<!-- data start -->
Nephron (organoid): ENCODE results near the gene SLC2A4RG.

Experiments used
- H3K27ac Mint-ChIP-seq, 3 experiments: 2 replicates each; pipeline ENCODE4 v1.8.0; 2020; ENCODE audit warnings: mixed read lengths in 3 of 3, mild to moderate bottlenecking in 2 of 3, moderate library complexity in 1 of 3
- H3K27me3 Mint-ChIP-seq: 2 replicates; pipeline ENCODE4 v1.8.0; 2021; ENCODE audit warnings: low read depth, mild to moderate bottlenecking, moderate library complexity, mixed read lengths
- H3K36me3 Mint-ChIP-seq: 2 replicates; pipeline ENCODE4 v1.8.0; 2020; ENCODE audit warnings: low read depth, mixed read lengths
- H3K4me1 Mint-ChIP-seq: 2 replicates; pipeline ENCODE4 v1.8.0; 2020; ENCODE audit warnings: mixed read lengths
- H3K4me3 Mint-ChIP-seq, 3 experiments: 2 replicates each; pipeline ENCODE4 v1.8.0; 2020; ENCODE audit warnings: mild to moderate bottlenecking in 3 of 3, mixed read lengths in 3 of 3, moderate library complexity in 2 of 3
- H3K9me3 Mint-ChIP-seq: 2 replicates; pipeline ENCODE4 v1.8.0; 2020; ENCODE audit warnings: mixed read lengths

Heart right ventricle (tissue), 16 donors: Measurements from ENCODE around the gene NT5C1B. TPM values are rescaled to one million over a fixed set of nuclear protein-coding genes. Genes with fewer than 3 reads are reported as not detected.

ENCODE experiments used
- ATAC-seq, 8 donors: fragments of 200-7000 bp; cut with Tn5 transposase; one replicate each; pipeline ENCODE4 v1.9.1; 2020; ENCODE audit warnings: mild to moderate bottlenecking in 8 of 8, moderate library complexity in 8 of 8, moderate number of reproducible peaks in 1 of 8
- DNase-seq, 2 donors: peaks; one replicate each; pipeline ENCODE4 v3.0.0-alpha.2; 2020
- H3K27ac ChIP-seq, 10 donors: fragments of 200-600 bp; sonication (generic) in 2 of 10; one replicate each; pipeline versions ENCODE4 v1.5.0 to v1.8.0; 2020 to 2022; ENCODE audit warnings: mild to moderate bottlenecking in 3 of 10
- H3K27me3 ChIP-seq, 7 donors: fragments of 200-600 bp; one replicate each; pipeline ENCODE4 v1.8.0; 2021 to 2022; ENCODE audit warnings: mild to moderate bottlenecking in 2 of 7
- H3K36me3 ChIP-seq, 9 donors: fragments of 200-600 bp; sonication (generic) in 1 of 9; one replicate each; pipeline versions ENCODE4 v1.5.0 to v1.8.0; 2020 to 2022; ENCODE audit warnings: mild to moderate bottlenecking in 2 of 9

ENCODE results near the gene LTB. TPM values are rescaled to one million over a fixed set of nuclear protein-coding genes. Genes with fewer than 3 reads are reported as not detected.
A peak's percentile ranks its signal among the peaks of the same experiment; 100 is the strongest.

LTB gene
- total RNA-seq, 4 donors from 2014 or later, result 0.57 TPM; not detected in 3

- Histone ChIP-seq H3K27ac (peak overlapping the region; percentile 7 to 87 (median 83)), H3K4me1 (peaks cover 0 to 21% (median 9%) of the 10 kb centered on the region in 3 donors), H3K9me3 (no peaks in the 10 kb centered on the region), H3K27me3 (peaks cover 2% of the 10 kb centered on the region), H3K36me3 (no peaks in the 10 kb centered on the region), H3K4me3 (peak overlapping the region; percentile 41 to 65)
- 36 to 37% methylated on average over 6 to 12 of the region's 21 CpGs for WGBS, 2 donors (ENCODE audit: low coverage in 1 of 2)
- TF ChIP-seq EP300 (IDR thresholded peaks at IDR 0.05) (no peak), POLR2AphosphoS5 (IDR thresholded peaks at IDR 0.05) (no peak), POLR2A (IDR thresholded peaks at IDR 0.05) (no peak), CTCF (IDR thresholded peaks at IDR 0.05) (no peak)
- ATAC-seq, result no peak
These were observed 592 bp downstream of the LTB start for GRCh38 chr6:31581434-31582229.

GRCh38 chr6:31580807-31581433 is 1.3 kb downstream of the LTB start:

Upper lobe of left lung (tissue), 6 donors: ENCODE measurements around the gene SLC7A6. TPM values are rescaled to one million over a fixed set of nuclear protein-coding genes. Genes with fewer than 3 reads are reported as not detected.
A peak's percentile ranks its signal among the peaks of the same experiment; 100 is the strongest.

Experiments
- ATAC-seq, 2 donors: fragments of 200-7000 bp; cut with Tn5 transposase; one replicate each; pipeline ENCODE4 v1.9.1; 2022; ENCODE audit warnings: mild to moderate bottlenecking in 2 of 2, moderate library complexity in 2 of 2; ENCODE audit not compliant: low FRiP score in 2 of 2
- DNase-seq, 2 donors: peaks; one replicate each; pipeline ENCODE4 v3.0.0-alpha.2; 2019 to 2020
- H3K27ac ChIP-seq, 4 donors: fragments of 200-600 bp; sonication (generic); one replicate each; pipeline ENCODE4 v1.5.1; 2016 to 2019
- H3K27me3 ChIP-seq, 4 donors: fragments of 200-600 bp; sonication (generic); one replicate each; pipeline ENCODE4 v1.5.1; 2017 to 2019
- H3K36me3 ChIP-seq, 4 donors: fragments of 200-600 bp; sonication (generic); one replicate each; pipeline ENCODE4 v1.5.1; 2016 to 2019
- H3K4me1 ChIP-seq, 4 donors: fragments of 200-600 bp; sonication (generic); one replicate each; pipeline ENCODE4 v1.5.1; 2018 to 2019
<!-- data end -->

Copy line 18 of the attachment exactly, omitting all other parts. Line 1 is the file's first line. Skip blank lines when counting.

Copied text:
LTB gene